10 January 2015
WHEN TWO HAS TO GO INTO ONE
Your company has worked tirelessly on a consolidation or a merger with another company in the food industry. The financial modelling looks feasible. With the completion of the regulatory checks, due diligence process and acceptance from both boards — the transaction is in full motion.
Now the two companies are combined, the financial plan must become a commercial and physical reality. It is often the case that, at this point, the financial analysis has not included estimations of the capital works required to fully integrate the two businesses.
Whatever the motives for change, the primary management goal will be realising commercial operating synergies as quickly as possible. This process will involve rationalisation, consolidation and usually expansion.
If inadequate information is gathered and insufficient rigour applied at this critical time, the goals determined in the business case may not be reached. Many companies seek external input for the financial model and then try to carry out the physical integration themselves.
But the reality of merging more than one business entity is complex, due to the numerous dynamics involved. It is then that the unforseen challenges they face along the way often compound, creating an untenable situation — the opening of Pandora's Box. In some cases, it is a matter of what you don’t know that you don’t know.
The process of physical integration requires impartial and educated decisions to be made at management level. Identifying major considerations early relating to cost, time, performance, compliance, safety, hygiene and insurance issues, can save time and money down the track.
The ultimate outcome of a consolidation, merger or acquisition should ideally be to put the two merged companies in a better position than they were in prior. What is needed, very early on, is a clear, strategic plan on what is to be achieved and how.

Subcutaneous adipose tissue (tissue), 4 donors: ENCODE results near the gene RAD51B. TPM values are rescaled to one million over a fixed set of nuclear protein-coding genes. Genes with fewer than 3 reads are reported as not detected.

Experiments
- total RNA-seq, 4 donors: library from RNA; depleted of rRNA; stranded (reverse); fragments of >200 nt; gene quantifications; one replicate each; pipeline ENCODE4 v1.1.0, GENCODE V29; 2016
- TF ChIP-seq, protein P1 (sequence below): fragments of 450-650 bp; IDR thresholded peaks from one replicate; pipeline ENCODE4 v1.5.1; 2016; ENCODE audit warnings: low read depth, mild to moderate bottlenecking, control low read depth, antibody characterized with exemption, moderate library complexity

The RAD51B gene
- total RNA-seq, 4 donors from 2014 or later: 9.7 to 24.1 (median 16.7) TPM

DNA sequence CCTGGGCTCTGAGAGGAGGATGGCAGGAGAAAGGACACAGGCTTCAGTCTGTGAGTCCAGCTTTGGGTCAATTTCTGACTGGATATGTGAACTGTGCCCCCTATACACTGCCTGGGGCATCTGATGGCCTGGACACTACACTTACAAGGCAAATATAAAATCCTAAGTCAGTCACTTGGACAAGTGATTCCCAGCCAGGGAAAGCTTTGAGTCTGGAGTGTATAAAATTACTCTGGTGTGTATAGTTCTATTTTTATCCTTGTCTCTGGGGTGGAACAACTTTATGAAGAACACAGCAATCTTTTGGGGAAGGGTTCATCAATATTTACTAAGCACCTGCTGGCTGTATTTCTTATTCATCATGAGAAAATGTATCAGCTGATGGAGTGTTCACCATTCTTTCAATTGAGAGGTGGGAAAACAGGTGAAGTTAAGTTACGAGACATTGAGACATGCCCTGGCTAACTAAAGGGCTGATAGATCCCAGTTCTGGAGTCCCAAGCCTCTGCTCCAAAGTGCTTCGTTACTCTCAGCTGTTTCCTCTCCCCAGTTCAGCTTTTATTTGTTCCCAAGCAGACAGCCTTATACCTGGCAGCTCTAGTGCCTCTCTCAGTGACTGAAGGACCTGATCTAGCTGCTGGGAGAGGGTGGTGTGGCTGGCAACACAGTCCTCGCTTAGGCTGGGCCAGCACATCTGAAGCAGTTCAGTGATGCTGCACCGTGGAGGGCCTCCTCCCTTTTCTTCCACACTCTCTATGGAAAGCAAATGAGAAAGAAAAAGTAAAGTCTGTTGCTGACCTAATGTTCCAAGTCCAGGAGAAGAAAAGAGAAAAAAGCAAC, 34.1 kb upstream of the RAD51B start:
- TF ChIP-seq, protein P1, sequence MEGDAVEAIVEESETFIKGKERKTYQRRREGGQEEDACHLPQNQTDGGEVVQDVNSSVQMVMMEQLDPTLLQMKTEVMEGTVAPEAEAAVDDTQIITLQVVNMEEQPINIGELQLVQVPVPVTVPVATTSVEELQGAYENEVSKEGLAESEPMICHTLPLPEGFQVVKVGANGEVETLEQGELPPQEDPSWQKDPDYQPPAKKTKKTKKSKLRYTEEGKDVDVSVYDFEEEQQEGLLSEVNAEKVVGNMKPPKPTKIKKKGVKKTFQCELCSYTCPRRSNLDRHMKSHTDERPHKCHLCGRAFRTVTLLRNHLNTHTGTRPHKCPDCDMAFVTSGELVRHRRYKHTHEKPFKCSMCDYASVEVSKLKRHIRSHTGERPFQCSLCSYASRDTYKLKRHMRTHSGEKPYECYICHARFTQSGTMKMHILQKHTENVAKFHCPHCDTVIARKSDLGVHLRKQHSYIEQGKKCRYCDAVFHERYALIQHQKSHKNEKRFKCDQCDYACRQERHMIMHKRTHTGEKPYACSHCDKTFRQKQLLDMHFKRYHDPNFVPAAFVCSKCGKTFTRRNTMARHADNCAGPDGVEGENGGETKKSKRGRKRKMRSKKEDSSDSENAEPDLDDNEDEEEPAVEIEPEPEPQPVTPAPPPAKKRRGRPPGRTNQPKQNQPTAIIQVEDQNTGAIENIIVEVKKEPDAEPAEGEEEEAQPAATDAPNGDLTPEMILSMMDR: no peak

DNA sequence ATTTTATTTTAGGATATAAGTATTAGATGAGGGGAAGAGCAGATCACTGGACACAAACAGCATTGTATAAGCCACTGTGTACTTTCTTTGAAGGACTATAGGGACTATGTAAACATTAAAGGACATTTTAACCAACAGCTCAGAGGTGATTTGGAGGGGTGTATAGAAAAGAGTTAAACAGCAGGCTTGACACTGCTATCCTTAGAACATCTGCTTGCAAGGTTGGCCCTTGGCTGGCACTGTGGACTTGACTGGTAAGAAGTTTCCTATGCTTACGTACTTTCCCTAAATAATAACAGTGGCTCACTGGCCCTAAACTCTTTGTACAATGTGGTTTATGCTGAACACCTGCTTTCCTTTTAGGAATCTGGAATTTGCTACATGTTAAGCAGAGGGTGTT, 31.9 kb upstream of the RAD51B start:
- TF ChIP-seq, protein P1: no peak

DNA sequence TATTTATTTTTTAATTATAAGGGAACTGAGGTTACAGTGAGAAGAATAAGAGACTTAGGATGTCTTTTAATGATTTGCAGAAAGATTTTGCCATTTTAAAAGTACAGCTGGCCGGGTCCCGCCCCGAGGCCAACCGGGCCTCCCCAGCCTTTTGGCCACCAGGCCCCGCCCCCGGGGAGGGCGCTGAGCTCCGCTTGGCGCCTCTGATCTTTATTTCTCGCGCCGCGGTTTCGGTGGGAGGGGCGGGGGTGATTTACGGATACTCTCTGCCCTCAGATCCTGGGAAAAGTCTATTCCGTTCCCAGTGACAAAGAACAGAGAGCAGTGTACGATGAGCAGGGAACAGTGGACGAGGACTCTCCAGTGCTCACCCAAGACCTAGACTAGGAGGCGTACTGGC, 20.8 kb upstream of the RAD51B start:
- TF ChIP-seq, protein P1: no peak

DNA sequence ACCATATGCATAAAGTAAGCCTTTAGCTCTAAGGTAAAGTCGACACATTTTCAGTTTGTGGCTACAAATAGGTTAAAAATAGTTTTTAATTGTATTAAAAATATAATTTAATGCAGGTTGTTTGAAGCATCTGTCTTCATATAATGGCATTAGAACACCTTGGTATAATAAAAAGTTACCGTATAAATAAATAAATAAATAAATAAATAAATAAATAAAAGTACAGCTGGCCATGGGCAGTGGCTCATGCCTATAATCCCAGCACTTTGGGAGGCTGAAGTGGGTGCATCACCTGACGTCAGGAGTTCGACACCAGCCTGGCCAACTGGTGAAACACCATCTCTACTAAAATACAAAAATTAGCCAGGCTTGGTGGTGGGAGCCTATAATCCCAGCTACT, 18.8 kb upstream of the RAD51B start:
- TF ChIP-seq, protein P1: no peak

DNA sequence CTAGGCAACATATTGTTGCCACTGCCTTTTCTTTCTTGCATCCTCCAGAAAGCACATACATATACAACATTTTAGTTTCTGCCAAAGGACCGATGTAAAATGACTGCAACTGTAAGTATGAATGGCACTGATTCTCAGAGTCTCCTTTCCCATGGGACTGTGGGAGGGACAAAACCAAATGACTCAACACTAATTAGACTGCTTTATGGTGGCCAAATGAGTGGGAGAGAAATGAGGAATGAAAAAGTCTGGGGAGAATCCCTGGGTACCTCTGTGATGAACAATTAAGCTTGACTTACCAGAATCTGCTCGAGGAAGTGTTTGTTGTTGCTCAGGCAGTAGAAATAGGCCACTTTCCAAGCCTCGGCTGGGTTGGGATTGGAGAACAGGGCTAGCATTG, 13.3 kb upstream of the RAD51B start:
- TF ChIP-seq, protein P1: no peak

The integration team plays a critical role in ensuring the commercial success of the integration, merger or acquisition. In day to day operations, management and staff in the food industry specialise in what they do best. A merger situation inherently takes all parties involved out of their comfort zones. They may not have skills required to be ‘merger specialists’.
Obtaining sound expertise on process engineering, architectural design and services layouts will help to avoid risks and identify opportunities to improve business. By sourcing experts for the physical integration of two entities, each department, subsection and individual know what is expected of them. This knowledge in-turn brings about a sense of order.
Wiley’s past experience in plant consolidation and greenfield projects can assist you at any stage of your merger, acquisition or consolidation.
Monopolise on the unique opportunities
The following table identifies some opportunities that may be presented to management at this crucial time of change. It can be applied to every product family the new company wants to produce.
|Improve process efficiencies||Consolidate facilities through expansion of one|
· Best location
· Space availability
· Services capacity
· Long term plans
· Disruption to operations
· Optimal layout
· Suitability and utilisation of existing equipment
New Greenfield facility
· Land zoning
Improve supply chain
Consolidate warehouse and distribution
· Best location
Introduction of automation
due to increased volume
· Warehouse practices
Reduce operating costs
Integrate business systems
· Technical culture
to reduce labour costs
· Staff training
· Product yield
Improve asset utilisation
· Product range
· Optimal layout
· Condition of existing equipment
· New technology
· Lead time
· Ease of relocation
· Down time
About the author
Andrew Newby is the Business Development Director at Wiley and can be contacted on 1300 385 988 or email firstname.lastname@example.org.
This article was published in Food & Drink Business Magazine.
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